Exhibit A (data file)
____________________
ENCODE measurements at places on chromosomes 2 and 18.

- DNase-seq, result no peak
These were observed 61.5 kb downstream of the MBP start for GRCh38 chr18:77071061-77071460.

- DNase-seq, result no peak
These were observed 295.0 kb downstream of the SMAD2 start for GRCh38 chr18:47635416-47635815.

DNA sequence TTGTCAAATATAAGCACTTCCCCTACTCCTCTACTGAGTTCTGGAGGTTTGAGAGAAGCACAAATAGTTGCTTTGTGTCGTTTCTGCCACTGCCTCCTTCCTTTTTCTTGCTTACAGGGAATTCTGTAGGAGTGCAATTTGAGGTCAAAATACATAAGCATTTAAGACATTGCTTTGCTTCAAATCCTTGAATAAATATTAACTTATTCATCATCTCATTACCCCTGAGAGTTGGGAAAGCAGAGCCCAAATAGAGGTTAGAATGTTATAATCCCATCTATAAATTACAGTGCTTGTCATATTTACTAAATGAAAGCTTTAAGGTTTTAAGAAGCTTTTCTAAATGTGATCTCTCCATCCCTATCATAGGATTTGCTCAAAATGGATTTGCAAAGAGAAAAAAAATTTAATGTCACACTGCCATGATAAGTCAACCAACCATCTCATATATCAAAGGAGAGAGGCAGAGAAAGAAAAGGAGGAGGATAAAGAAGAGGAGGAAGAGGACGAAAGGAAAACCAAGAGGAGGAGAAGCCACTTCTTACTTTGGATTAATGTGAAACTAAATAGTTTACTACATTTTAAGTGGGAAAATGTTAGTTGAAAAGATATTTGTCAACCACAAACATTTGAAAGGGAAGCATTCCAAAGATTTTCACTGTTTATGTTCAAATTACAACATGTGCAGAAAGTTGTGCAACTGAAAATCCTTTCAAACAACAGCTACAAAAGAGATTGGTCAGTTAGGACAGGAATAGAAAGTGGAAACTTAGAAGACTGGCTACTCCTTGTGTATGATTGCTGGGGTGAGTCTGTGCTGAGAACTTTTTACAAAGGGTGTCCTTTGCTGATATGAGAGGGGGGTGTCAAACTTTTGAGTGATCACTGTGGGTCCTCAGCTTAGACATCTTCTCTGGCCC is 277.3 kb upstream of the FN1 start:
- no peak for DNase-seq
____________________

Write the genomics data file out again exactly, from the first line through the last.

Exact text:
ENCODE measurements at places on chromosomes 2 and 18.

- DNase-seq, result no peak
These were observed 61.5 kb downstream of the MBP start for GRCh38 chr18:77071061-77071460.

- DNase-seq, result no peak
These were observed 295.0 kb downstream of the SMAD2 start for GRCh38 chr18:47635416-47635815.

DNA sequence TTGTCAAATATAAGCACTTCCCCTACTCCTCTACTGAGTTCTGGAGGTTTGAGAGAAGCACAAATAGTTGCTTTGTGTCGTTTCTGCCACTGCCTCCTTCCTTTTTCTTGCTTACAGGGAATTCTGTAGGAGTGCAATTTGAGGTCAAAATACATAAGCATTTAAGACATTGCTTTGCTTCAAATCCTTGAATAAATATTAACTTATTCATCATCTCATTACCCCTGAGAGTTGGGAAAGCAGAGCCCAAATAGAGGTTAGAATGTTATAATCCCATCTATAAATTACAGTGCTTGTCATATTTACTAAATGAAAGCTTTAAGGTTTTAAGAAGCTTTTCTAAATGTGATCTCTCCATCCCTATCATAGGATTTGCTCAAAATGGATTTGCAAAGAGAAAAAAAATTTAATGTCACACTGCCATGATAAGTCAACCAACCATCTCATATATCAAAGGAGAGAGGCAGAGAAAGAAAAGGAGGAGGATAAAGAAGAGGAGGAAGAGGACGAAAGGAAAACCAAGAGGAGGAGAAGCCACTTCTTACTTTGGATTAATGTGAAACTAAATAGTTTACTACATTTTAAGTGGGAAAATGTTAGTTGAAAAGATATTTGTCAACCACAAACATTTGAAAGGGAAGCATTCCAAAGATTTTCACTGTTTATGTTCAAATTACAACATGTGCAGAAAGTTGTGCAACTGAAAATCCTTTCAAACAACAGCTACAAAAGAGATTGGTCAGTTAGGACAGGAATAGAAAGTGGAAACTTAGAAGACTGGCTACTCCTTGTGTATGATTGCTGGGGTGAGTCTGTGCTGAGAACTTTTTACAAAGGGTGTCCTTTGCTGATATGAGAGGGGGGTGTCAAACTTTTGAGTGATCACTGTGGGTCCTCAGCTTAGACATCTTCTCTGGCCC is 277.3 kb upstream of the FN1 start:
- no peak for DNase-seq